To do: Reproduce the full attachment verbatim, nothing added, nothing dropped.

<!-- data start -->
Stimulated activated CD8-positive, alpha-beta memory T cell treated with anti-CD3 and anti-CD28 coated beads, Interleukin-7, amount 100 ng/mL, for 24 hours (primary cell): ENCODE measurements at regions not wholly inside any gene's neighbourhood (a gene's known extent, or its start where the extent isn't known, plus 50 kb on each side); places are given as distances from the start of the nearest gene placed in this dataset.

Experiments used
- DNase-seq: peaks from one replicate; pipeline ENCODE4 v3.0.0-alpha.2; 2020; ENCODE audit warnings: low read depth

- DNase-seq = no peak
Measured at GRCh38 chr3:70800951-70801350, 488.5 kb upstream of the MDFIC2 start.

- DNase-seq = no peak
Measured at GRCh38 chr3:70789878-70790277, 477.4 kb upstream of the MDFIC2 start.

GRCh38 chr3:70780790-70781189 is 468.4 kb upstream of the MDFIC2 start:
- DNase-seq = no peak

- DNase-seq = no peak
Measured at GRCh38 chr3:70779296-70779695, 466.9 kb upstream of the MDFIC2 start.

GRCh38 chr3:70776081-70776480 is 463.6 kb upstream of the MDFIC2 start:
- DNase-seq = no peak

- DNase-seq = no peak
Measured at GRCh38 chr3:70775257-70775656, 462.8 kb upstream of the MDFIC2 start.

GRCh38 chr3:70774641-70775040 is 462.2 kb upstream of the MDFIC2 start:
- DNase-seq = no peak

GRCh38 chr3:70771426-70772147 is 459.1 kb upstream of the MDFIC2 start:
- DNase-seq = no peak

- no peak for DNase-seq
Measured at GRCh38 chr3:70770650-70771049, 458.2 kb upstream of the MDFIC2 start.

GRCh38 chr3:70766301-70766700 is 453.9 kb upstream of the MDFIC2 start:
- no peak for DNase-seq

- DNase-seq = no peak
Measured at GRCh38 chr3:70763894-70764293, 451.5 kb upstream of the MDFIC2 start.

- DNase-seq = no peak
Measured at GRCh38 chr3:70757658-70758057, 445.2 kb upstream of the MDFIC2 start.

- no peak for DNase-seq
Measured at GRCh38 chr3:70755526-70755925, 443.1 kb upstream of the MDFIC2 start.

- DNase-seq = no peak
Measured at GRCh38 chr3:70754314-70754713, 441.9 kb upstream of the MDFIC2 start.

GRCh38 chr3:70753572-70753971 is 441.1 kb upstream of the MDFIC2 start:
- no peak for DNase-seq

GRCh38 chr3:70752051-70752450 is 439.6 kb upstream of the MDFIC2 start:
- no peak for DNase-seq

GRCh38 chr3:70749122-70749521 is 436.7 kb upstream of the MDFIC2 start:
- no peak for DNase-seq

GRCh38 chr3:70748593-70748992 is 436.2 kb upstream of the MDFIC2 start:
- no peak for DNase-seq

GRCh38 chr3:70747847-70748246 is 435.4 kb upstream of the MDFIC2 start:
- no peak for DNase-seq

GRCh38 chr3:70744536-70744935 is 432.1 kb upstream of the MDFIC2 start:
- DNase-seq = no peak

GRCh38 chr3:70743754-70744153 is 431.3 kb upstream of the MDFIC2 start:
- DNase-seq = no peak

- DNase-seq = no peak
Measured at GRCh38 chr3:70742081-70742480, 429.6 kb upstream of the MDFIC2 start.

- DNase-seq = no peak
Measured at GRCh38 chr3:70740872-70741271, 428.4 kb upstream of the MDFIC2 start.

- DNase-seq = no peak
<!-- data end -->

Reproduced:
Stimulated activated CD8-positive, alpha-beta memory T cell treated with anti-CD3 and anti-CD28 coated beads, Interleukin-7, amount 100 ng/mL, for 24 hours (primary cell): ENCODE measurements at regions not wholly inside any gene's neighbourhood (a gene's known extent, or its start where the extent isn't known, plus 50 kb on each side); places are given as distances from the start of the nearest gene placed in this dataset.

Experiments used
- DNase-seq: peaks from one replicate; pipeline ENCODE4 v3.0.0-alpha.2; 2020; ENCODE audit warnings: low read depth

- DNase-seq = no peak
Measured at GRCh38 chr3:70800951-70801350, 488.5 kb upstream of the MDFIC2 start.

- DNase-seq = no peak
Measured at GRCh38 chr3:70789878-70790277, 477.4 kb upstream of the MDFIC2 start.

GRCh38 chr3:70780790-70781189 is 468.4 kb upstream of the MDFIC2 start:
- DNase-seq = no peak

- DNase-seq = no peak
Measured at GRCh38 chr3:70779296-70779695, 466.9 kb upstream of the MDFIC2 start.

GRCh38 chr3:70776081-70776480 is 463.6 kb upstream of the MDFIC2 start:
- DNase-seq = no peak

- DNase-seq = no peak
Measured at GRCh38 chr3:70775257-70775656, 462.8 kb upstream of the MDFIC2 start.

GRCh38 chr3:70774641-70775040 is 462.2 kb upstream of the MDFIC2 start:
- DNase-seq = no peak

GRCh38 chr3:70771426-70772147 is 459.1 kb upstream of the MDFIC2 start:
- DNase-seq = no peak

- no peak for DNase-seq
Measured at GRCh38 chr3:70770650-70771049, 458.2 kb upstream of the MDFIC2 start.

GRCh38 chr3:70766301-70766700 is 453.9 kb upstream of the MDFIC2 start:
- no peak for DNase-seq

- DNase-seq = no peak
Measured at GRCh38 chr3:70763894-70764293, 451.5 kb upstream of the MDFIC2 start.

- DNase-seq = no peak
Measured at GRCh38 chr3:70757658-70758057, 445.2 kb upstream of the MDFIC2 start.

- no peak for DNase-seq
Measured at GRCh38 chr3:70755526-70755925, 443.1 kb upstream of the MDFIC2 start.

- DNase-seq = no peak
Measured at GRCh38 chr3:70754314-70754713, 441.9 kb upstream of the MDFIC2 start.

GRCh38 chr3:70753572-70753971 is 441.1 kb upstream of the MDFIC2 start:
- no peak for DNase-seq

GRCh38 chr3:70752051-70752450 is 439.6 kb upstream of the MDFIC2 start:
- no peak for DNase-seq

GRCh38 chr3:70749122-70749521 is 436.7 kb upstream of the MDFIC2 start:
- no peak for DNase-seq

GRCh38 chr3:70748593-70748992 is 436.2 kb upstream of the MDFIC2 start:
- no peak for DNase-seq

GRCh38 chr3:70747847-70748246 is 435.4 kb upstream of the MDFIC2 start:
- no peak for DNase-seq

GRCh38 chr3:70744536-70744935 is 432.1 kb upstream of the MDFIC2 start:
- DNase-seq = no peak

GRCh38 chr3:70743754-70744153 is 431.3 kb upstream of the MDFIC2 start:
- DNase-seq = no peak

- DNase-seq = no peak
Measured at GRCh38 chr3:70742081-70742480, 429.6 kb upstream of the MDFIC2 start.

- DNase-seq = no peak
Measured at GRCh38 chr3:70740872-70741271, 428.4 kb upstream of the MDFIC2 start.

- DNase-seq = no peak